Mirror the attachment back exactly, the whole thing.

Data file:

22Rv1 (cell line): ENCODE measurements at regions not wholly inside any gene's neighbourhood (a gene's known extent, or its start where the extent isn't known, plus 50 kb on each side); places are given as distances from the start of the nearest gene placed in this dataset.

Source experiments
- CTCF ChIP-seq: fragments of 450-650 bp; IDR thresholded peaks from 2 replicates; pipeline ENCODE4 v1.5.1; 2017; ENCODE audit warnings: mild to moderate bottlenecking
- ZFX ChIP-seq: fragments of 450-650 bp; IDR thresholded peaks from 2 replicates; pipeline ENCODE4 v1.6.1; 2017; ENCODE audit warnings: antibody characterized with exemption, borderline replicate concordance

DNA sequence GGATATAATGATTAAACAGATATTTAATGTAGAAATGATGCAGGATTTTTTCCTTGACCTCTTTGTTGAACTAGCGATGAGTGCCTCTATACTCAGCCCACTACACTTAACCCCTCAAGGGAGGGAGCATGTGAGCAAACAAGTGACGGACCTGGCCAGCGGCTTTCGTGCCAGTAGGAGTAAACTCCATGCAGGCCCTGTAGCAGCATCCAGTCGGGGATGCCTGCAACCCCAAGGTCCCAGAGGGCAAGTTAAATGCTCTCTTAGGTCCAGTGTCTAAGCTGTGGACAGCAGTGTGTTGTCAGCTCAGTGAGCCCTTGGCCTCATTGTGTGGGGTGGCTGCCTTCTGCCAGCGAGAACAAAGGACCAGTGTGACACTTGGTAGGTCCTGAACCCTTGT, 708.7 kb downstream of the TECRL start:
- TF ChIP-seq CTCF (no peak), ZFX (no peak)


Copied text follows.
22Rv1 (cell line): ENCODE measurements at regions not wholly inside any gene's neighbourhood (a gene's known extent, or its start where the extent isn't known, plus 50 kb on each side); places are given as distances from the start of the nearest gene placed in this dataset.

Source experiments
- CTCF ChIP-seq: fragments of 450-650 bp; IDR thresholded peaks from 2 replicates; pipeline ENCODE4 v1.5.1; 2017; ENCODE audit warnings: mild to moderate bottlenecking
- ZFX ChIP-seq: fragments of 450-650 bp; IDR thresholded peaks from 2 replicates; pipeline ENCODE4 v1.6.1; 2017; ENCODE audit warnings: antibody characterized with exemption, borderline replicate concordance

DNA sequence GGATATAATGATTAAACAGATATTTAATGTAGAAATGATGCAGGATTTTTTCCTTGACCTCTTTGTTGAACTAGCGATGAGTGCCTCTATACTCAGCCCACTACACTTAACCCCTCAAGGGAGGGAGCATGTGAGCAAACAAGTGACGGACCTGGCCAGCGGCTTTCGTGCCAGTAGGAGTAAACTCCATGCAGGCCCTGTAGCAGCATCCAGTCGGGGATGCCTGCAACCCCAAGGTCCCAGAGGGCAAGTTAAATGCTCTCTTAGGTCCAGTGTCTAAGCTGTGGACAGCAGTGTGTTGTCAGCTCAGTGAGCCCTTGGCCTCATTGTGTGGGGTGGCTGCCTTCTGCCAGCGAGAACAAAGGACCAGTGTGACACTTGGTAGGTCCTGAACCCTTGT, 708.7 kb downstream of the TECRL start:
- TF ChIP-seq CTCF (no peak), ZFX (no peak)